Gene flipping has a lot in common with the pancake problem, but there are differences as well. With pancakes, you are not allowed to reach into the middle of the stack and change the internal order; you can only reverse subsequences of pancakes at the top of the pile. In the case of genes lined up along a chromosome, there's no reason to enforce such a constraint. Any block of genes can be inverted, whether it's at either end of the chromosome or in the interior. This additional freedom ought to make permuting genes somewhat easier than flipping flapjacks.
On the other hand, the genetic problem is harder in a different way. Pancake sorting has mostly been treated as a quest for worst-case results. The quantity of primary interest is not the number of flips needed for any particular stack of n pancakes but rather the maximum for all possible stacks of height n. Solving the biological problem calls for a finer level of detail: A geneticist would like to know the reversal distance between particular gene configurations seen in nature. Knowing the maximum for all n-gene chromosomes would not be nearly as helpful.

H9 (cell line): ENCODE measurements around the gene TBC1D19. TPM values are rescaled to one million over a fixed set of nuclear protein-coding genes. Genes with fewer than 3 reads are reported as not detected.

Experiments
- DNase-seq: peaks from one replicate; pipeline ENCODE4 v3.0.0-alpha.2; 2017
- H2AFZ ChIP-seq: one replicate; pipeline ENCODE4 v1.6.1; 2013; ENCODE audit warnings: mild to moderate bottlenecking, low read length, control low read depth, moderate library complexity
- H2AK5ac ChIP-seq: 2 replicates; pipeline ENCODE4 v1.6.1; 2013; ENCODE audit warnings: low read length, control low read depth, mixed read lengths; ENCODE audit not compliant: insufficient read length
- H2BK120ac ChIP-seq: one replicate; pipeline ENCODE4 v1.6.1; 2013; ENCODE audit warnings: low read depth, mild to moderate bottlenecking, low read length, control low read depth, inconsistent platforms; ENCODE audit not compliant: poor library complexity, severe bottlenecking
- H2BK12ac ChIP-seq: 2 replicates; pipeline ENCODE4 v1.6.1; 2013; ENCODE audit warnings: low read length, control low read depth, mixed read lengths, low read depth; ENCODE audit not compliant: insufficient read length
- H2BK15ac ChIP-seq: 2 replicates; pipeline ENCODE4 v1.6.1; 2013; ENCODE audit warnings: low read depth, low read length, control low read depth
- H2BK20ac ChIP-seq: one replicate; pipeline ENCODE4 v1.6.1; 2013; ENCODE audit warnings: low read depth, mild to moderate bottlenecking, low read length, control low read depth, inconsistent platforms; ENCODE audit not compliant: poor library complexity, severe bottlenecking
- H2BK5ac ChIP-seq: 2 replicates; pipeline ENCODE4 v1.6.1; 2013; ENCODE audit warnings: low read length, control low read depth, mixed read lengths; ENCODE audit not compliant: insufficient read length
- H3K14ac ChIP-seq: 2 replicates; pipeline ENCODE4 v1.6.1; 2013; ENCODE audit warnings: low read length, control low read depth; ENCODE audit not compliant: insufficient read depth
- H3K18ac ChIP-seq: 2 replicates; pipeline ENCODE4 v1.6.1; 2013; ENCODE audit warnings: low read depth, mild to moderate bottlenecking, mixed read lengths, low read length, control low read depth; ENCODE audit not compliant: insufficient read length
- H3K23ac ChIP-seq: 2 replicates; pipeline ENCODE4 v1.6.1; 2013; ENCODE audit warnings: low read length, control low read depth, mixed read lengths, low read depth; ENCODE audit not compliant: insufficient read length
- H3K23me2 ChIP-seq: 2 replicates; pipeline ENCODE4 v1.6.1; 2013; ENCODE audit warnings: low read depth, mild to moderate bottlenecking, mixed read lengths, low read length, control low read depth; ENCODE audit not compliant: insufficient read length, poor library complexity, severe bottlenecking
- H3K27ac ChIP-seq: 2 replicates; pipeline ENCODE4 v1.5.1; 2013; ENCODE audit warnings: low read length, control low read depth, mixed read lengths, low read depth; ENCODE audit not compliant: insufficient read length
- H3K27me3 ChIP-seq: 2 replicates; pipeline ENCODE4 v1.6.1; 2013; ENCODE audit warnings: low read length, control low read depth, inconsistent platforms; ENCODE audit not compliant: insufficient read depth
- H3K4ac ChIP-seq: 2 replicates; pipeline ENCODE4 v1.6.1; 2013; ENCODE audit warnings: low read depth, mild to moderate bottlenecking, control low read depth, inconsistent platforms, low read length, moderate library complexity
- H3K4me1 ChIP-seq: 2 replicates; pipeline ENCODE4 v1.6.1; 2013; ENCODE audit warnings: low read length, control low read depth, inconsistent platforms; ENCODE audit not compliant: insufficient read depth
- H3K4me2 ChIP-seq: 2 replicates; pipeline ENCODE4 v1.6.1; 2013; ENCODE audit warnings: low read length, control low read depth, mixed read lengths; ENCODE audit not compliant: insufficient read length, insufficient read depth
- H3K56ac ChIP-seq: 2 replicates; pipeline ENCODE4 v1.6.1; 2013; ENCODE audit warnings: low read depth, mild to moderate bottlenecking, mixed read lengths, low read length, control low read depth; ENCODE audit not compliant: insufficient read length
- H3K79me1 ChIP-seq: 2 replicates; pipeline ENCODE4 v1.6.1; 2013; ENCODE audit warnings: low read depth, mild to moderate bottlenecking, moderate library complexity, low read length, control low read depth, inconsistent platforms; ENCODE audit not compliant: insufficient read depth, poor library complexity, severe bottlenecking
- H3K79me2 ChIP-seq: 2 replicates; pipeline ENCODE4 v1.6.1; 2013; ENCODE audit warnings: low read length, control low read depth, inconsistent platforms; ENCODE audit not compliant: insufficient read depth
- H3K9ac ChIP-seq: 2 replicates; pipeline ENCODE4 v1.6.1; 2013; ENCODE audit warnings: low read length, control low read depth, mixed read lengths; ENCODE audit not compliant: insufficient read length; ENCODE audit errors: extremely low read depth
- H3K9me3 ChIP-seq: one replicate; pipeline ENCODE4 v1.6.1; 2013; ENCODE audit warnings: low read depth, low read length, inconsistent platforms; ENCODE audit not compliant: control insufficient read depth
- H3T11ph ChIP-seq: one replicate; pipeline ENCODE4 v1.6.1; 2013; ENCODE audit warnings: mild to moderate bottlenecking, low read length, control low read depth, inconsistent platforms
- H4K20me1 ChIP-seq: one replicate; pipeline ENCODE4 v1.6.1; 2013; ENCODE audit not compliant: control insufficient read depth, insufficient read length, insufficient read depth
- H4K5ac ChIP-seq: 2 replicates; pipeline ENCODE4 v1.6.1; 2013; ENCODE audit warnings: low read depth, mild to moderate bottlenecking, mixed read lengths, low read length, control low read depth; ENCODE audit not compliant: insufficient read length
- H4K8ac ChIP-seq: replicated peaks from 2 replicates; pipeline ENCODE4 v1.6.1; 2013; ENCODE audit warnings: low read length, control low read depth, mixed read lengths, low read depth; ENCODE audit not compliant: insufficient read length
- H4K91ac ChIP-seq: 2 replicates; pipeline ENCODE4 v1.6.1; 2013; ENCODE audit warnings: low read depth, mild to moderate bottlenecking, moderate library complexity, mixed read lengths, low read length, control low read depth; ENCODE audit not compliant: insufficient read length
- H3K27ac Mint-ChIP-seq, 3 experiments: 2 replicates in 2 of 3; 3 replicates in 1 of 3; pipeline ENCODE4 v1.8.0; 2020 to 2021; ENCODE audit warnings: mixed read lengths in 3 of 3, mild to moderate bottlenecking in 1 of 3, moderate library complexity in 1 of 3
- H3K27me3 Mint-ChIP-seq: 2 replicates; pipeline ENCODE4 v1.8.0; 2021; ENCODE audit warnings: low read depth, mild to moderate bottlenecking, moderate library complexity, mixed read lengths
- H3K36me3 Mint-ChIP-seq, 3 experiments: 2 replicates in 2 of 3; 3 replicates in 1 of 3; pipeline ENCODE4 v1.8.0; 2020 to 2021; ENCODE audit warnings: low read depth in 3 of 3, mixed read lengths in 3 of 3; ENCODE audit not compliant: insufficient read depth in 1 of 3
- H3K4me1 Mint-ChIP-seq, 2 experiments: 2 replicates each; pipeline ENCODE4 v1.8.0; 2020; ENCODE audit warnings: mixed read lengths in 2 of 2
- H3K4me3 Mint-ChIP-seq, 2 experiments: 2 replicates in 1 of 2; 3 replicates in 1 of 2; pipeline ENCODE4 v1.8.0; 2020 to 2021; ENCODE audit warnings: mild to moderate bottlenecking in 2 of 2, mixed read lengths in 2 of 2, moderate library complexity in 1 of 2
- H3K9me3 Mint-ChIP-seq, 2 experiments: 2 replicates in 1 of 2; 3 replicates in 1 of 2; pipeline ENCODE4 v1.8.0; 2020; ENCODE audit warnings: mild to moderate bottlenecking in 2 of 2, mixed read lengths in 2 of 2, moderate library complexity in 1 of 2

Geneticists give Drosophila genes charming names like groucho, kojak and dreadlocks, but for algorithmic purposes it's a lot easier to just number them. From this point of view a chromosome is nothing more than a permutation of the numbers from 1 through n.
The goal is a method for finding the reversal distance between any two permutations, such as 3 1 5 2 4 and 4 1 2 3 5. Because the labeling of the genes is arbitrary, however, we can always assign the numbers in such a way that one configuration is the canonical permutation 1 2 3...n, with the integers in ascending order. Then the task is simply to sort the other permutation, finding a sequence of reversals that restores it to the canonical order. Instead of converting 4 1 2 3 5 into 3 1 5 2 4, we can sort the sequence 5 2 4 1 3 into its canonical order 1 2 3 4 5; the operations required are identical.